Stem cells are an important part of today’s medical practice, and their importance will grow in the future based on research conducted today. One of the researchers in Derrick Rossi of Harvard and the Boston Children’s Hospital. In the episode we introduce the different kinds of stem cells and their role in the body and in medical treatments. We then discuss some clinical use cases as well as current research (in general and in Derrick’s group).
In this episode we talk to former RAF pilot Nick Anderson about his time flying the F-4 Phantom II in the cold war. We start out by describing the Phantom itself, the specific of the British Phantoms, and how it flew from a pilot’s perspective. We then discuss flying in the cold war and walk through a typical intercept mission. We close with a Nick’s personal perspective on the time and his flying, as well as with a quick view on the recent intercepts of Russian bombers in Europe. Nick has also kindly provided us with captioned images, which you can if you click through to the episode page.
In this episode we talk about the design, engineering and testing of race cars. I have visited Toyota Motorsport earlier this year and talked with Alastair Moffitt and a few of his colleagues. We start out with an introduction to TMG (Alastair Moffitt), then talk about component and full-car testing (Marco Gehlen), and then discuss wind tunnels and aerodynamics (Antonio Pavesi and Rene Hilhorst). We also cover design trade-offs, team/driver integration, the role of the driver during development, the cockpit, the elements on the steering wheel as well as testing. We close with a look at additive manufacturing (3D Printing) in TMG’s work.
This episode is a mix between computer architecture, programming and (historic) space flight. We cover the ins and outs of the Apollo Guidance Computer. Our guest ist Frank O’Brien, who wrote an incredibly detailed book about this machine. In the episode we cover the hardware architecture, the instruction set, the various layers (native, executive and interpreter) as well as some mission programs.
Here is another episode in our ongoing (and hopefully never ending :-)) series on flying iconic airplanes. This time we talk with former Concorde pilot John Hutchinson about flying this Mach 2 airliner. We discuss the cornerstones of the design and construction of the aircraft, its operation (mostly with British Airways), flying characteristics as well as the infamous accident in Paris in 2000 (on which John has some very specific opinions).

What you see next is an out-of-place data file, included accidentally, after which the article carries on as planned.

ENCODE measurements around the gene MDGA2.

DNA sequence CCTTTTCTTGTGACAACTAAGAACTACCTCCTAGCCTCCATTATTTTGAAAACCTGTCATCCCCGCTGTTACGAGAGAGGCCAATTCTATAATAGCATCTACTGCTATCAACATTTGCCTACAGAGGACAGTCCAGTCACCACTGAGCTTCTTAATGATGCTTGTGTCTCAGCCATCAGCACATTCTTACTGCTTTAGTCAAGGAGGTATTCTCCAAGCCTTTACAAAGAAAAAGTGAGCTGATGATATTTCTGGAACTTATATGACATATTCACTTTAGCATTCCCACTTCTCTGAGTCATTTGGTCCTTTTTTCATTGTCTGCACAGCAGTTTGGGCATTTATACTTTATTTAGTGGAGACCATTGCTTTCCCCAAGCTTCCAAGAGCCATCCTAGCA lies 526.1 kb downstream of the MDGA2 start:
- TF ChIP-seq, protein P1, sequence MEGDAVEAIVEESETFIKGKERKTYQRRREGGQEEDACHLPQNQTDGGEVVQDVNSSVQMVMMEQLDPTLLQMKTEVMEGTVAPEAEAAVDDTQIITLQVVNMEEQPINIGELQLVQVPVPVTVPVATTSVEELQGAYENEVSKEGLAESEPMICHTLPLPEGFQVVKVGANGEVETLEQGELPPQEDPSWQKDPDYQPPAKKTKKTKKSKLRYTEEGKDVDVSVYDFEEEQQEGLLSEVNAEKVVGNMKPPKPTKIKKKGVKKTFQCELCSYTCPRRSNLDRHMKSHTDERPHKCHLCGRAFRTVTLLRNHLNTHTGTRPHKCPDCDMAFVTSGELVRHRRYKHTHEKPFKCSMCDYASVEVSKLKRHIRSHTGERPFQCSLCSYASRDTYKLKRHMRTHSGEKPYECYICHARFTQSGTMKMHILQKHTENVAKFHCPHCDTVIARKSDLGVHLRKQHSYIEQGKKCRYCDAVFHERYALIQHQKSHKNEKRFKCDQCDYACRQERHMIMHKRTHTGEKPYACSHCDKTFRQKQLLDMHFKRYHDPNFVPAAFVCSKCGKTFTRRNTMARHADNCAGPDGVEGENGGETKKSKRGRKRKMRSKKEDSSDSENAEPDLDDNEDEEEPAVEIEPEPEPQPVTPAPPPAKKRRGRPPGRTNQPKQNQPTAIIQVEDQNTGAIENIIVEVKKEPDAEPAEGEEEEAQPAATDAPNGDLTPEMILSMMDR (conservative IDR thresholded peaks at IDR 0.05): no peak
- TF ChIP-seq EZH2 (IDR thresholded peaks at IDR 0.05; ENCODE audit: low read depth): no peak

This episode is a conversation with Ruud Hoogeveen from the Netherlands Institute for Space Research about satellite-based Earth observation, and primarily about measuring the concentration of gases such as CO2 or Ozone from space. We talk about the effects of these gases on the atmosphere, how the sensors work in principle, and about the history and evolution of the sensors over the various missions. We conclude with a look on detecting and measuring aerosols and at the future challenges and current research for satellite-based earth observation.
In this episode we talk about mission control for the Space Shuttle. Our guest is Dan Adamo, a former flight dynamics officer (FDO) in the Mission Control Center. We cover the organization of mission control, the various roles, qualification and training, the specific tasks of the FDO as well as a little bit of history. Dan also relates many interesting episodes from his time “in the trench”.
This is the last episode in 2014. Nora and Markus wish you Merry Christmas, a few quiet days between the years and a good start into 2015. Stay tuned, there’s a lot of good stuff coming on this station :-)
This episode is about analog computers, which are computers that compute using a physical model of a real system, often using analog electronic devices. Our guest is Bernd Ulmann who runs the Analog Computer Museum near Wiesbaden, Germany. In the episode we talk about what analog computers are (mechanical, electronic, digital), how they are programmed, what they are used for and why they should (and will?) be used in modern computing as well. We close the episode with a short discussion of the VAX and the AN/FSQ-7, both computer systems near and dear to Bernd.
This episode is about ITER, the international project to build an experimental fusion plant in southern France. While on vacation in that area, I had the opportunity to visit the site and talk to Richard Pitts about many aspects of the project. We focus mostly on the physics and the engineering challenges, but also address some of the organizational aspects of this huge scientific project. Note that this episode is essentially a continuation of omega tau 022 – Nuclear Fusion at MPI für Plasmaphysik; I recommend to listen to this episode first, if you haven’t done so yet.
This episode is a conversation with Iain Bethune from the Edinburgh Parallel Computing Center about high-performance computing: the topic has played an implicit role in many previous omega tau episodes, and this episode treats it explicitly. We discuss different architectures (supercomputers, commodity clusters, grid computing), programming languages and software design as well as application areas.